I few basic safety precautions would be testing it in a single shot rifle and always making sure the barrel was clear before loading another round. Even with load data no company has ever tested all the different powder/bullet combos they only give data within a set of FPS/Pressure parameters for each caliber. What you are asking about would be useless by today's standards which is why no one does it. I on the other hand have fired about everything from medieval hand cannons on a stick to 8 inch howitzers so I like playing with gun powder even if it nets worthless results.

    Now all that being said my guess is that long before you had to think about recycling unfired Red Dot powder you would run smack up against a primer shortage anyway. We can discuss using small pistol primers in small rifle cartridges if you want, that can produce some chilling effects but it does work. Mostly.

  4. In WW II Philippines, guerillas would salvage Jap mines, dig out the explosive charge, mix that with sawdust and use it as propellant for rifle cartridges. They made bullets by filing down brass rods and re-used primers by using strike-anywhere matchheads.

    Any good gun forum (I recommend Cast Boolits. google it) will give you plenty of advice about using the 'wrong' powder. Shotgun powders are well known and often used for rifle calibers, the loads usually being relatively low velocity and short to mid-range.

    Using salvaged powder is an old trick, but not for novices who don't understand the ramifications and variables.


    1. I wonder if the new guys had to try out the mine powder loads before they got it right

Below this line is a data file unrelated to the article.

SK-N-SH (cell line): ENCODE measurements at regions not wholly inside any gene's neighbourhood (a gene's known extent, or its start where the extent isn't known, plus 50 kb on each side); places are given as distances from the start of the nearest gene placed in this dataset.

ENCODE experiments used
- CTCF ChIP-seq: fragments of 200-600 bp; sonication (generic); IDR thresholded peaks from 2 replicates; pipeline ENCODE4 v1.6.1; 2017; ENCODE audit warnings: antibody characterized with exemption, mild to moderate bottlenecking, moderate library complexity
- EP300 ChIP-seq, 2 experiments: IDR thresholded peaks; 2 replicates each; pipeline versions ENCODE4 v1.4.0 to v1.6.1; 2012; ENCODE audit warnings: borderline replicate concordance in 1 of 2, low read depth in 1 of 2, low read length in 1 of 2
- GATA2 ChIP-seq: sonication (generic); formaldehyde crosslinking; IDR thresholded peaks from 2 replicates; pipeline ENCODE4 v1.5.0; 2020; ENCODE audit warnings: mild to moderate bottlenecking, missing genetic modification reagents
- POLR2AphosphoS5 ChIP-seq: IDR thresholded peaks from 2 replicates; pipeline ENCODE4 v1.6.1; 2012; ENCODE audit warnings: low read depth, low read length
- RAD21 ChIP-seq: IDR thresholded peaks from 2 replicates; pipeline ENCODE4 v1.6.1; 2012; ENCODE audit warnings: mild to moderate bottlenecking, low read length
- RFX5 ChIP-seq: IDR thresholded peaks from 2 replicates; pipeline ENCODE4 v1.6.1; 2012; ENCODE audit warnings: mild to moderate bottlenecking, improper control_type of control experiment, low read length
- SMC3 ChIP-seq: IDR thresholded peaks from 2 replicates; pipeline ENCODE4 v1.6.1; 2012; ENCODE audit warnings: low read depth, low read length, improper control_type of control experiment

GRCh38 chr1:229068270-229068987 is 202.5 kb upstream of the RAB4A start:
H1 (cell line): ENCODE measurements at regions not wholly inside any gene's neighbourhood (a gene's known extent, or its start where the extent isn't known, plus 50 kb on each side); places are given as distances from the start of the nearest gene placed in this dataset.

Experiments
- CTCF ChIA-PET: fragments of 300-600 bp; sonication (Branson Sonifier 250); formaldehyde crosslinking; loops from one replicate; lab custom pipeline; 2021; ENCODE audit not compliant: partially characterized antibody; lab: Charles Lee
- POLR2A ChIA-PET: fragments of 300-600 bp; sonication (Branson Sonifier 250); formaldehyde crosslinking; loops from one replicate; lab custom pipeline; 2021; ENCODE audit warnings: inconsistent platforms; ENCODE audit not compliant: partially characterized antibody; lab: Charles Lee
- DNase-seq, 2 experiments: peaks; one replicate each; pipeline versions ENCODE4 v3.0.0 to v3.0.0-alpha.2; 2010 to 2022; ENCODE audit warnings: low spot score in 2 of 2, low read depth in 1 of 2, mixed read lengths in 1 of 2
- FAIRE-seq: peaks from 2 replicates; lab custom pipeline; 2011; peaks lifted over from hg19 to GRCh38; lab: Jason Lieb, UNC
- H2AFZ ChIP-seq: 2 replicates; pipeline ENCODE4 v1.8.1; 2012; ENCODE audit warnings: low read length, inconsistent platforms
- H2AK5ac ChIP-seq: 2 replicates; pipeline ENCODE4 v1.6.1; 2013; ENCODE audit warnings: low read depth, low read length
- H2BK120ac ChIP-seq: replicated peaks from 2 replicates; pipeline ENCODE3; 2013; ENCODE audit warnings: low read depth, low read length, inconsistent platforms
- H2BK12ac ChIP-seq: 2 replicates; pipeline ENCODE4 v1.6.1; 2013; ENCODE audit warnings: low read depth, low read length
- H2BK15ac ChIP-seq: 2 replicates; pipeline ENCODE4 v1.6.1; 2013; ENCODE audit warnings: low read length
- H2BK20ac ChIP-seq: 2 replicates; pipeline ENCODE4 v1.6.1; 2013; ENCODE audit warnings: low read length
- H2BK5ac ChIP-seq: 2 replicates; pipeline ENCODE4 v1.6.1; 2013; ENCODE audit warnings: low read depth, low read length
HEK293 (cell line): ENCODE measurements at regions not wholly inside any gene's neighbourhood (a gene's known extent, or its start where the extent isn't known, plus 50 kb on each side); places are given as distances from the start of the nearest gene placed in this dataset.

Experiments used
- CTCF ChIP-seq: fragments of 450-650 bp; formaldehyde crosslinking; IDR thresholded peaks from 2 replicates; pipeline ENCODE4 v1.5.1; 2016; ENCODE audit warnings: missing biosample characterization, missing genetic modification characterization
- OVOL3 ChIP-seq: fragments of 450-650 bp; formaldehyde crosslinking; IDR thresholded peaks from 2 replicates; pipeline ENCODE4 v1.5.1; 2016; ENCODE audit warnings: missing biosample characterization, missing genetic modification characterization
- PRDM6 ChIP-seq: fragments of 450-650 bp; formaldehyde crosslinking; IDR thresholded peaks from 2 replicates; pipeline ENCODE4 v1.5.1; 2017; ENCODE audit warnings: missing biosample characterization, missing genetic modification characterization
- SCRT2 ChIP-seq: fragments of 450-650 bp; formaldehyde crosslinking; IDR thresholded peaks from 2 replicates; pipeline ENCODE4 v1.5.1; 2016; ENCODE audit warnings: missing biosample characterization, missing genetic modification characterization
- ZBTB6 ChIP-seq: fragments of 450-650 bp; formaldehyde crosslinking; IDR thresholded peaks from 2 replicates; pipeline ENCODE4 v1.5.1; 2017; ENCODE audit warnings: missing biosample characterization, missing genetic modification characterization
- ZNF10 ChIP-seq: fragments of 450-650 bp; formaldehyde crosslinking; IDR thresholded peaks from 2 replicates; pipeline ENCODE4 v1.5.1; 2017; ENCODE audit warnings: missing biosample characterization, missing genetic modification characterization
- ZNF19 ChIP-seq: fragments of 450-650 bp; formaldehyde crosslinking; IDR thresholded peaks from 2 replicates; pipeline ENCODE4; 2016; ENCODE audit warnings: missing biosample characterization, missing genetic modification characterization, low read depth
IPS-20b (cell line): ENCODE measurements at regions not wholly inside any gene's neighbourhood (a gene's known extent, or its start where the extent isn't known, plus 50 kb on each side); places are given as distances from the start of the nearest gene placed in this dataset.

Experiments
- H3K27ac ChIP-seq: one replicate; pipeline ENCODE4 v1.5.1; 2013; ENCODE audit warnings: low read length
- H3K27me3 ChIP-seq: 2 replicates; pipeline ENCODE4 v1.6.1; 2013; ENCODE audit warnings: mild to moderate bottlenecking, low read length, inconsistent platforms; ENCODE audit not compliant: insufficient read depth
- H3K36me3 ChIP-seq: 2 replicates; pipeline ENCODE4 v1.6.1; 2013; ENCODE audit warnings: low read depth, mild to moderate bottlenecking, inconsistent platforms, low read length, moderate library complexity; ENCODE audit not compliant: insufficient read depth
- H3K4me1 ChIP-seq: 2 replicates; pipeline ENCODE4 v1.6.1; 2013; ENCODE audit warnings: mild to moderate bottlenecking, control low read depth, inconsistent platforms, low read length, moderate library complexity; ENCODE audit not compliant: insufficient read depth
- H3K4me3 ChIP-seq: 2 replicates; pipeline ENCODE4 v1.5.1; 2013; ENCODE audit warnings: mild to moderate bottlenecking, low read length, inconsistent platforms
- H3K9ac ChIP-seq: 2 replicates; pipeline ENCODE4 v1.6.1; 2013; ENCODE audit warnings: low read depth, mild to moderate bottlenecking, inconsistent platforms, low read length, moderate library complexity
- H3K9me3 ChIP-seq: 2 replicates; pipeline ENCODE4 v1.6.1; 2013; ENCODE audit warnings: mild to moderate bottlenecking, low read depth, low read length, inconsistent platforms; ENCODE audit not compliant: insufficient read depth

5. The "13 grains of Red Dot for reduced rifle loads" idea was the basis of C.E. Harris' article "The Load" that originally appeared in the 10th edition of Handloader's Digest. It is reproduced here:

  6. Here's an idea for you Jim, in the days/weeks/months/years after a SHTF event, you know when vice manufacturers no longer are required to put stickers on their goods reminding people not to stick their balls in the jaws of this product?

    If you can get your hands on nitric acid and ether at your local hardware store, you can make your own guncotton or nitrocellulose propellant.

    Now before all the health & safety bozos jump in with the "If you overload a charge by so much as a microgram, Wisconsin will fall into the sea/the hounds of hell will be loosed upon the Earth/cause a rip in the space-time continuum, bare in mind the 1st firearms were made of bamboo FFS.

    Take a look at this a .454 casul/.45colt/.44mag out a 410 full choke shotgun.


    typos happen. CYA and check each suggested powder charge in one or more loading manuals.

    1. I'm looking at Amazon and DAMN, are there any cheap manuals? I used to have a Lee manual but it didn't survive a move.